The European Union Insurance Distribution Directive (IDD) replaces the Insurance Mediation Directive (IMD). It aims to enhance consumer protection when buying insurance (including non-investment insurance, life insurance and insurance-based investment products) and to support competition between insurance distributors by creating a level playing field.
The Insurance Distribution Directive (IDD) was due to come into force on 23 February 2018 although the FCA released a statement on 21st December 2017 regarding the European Commission’s announcement of a proposal to push back the application date of the Insurance Distribution Directive (IDD) by seven months to 1 October 2018, following requests from the European Parliament and Member States for a postponement.
Delay or no delay, we all need to be up to speed on what the new directive entails, in particular regarding the requirement for the new Insurance Product Information Document (IPID).
What does the new directive say?
The IDD introduces enhanced requirements around information and conduct of business. These include:
- Additional knowledge and competency requirements for distributors
- Product oversight and governance requirements
- Disclosures around bundling of products
- Additional disclosure requirements for insurance-based investment products
- Mandated remuneration disclosures;
- And finally, one of the big changes is the need to produce the new Insurance Product Information Document (IPID) for non-life products. The IPID will be required to provide consumers with standard information for a policy, similar to a policy summary, prior to sale by 23 February 2018.
What is the IPID and what should it contain?
One of the IDD requirements is that the customer is given information in a standardised format, to enable them to make an informed decision about a non-life insurance product before they buy it. The manufacturer of the insurance product is responsible for producing the IPID.
Following consumer testing, European Insurance and Occupational Pensions Authority (EIOPA) developed draft Implementing Technical Standards (ITS) on a standardised presentation format for the IPID, which were submitted to the European Commission on 7 February 2017. These draft ITS have since been incorporated in Commission Implementing Regulation (EU) 2017/1469 of 11 August 2017 laying down a standardised presentation format for the IPID.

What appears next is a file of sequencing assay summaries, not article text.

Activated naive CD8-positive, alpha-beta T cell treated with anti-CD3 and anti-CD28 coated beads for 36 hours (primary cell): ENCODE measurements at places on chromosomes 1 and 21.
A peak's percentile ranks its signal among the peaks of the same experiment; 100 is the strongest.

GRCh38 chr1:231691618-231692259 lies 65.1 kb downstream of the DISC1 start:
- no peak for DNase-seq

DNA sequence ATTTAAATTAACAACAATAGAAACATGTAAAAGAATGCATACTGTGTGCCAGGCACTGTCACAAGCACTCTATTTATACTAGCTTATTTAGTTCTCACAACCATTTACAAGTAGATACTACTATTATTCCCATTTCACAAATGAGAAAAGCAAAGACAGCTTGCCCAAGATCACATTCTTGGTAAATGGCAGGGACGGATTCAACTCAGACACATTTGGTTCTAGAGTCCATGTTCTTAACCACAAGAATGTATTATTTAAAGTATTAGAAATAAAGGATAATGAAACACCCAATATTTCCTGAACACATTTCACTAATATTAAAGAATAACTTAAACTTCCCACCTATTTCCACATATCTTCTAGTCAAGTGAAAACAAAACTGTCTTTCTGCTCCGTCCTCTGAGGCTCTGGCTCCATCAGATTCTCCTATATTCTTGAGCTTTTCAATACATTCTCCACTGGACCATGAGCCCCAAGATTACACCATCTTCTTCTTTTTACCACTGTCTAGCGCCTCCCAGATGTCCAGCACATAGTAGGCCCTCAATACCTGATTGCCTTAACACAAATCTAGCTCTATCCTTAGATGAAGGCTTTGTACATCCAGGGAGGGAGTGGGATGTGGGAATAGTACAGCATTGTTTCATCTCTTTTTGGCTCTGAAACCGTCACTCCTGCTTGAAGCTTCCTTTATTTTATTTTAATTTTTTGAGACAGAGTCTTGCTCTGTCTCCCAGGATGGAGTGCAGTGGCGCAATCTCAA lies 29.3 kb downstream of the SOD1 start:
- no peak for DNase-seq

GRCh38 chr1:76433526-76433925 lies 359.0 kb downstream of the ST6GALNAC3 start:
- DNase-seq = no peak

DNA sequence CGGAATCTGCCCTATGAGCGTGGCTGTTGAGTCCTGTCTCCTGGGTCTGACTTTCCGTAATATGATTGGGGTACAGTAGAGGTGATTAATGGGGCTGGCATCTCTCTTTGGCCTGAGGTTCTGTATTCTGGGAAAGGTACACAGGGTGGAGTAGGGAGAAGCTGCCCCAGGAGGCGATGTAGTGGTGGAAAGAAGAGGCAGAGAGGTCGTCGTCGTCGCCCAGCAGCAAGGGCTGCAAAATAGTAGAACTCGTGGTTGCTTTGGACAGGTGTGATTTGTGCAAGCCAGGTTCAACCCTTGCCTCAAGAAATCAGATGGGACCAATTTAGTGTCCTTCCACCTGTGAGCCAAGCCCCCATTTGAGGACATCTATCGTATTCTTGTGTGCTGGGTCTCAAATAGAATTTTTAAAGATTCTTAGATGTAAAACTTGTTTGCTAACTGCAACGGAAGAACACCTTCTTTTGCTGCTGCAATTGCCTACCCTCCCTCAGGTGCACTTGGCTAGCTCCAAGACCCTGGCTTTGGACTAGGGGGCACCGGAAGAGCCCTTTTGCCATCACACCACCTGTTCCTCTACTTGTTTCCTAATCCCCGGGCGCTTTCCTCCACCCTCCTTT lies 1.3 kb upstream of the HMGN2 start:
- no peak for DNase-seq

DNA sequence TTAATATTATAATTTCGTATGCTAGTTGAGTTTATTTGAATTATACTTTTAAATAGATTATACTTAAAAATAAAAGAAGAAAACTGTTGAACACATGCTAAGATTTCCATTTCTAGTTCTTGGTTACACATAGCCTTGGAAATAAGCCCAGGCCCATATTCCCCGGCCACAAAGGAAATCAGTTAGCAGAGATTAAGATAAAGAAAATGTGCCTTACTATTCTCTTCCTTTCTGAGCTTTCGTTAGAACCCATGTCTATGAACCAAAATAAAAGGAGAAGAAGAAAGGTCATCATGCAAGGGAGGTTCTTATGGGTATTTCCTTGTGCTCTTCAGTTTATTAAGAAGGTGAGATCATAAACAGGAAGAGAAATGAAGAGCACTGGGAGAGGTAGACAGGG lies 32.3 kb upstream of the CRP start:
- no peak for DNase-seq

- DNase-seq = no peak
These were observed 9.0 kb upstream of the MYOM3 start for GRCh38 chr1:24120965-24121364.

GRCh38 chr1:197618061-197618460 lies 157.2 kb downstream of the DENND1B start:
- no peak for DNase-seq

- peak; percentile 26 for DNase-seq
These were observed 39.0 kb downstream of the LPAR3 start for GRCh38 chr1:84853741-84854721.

We’ve summarised what you need to include in your IPID;
- Title: the document must be titled ‘Insurance Product Information Document’.
- Name and company logo: it needs to clearly state the name of the manufacturer of the non-life insurance product, the Member State where the manufacturer is registered, its regulatory status and authorisation number; the company logo may also appear.
- Reference to complete pre-contractual and contractual information: it must make it clear that complete pre-contractual and contractual information about the product is provided to the customer in other documents.
- Length: the document should cover two sides of A4-sized paper when printed; in exceptional circumstances (which will need to be evidenced) it can run to a maximum of three.
- Presentation and order of content: the document must follow a standardised presentation format. The regulation details prescriptive requirements around font size; the sections to include (and their length and order); the way that information is set out; and specific rules for documents presented digitally.
- Language: the insurance product information document must be drafted in plain language and focus on the key information the customer needs to make an informed decision.
- Headings: the directive stipulates set headings, along with the information that needs to sit under each one.
- Use of icons: set icons need to be used that ‘visually represent the content of the respective section heading’. The regulations dictate the icons to use for each area of the report, along with their colours.
EIOPA has worked with the European Commission to develop an editable version of the IPID template in all official languages of the EU where you can download the template and icons.
Member States (including the UK) will still be required to transpose the IDD into national law by the original date. However, under the current proposals, firms will not be required to comply with the IDD until 1 October 2018. The European Parliament and the Council will need to agree and confirm the new application date in an accelerated legislative procedure.
EIOPA is an independent advisory body to the European Commission, the European Parliament and the Council of the European Union. It is one of the EU Agencies carrying out specific legal, technical or scientific tasks and giving evidence-based advice to help shape informed policies and laws at the EU and national level.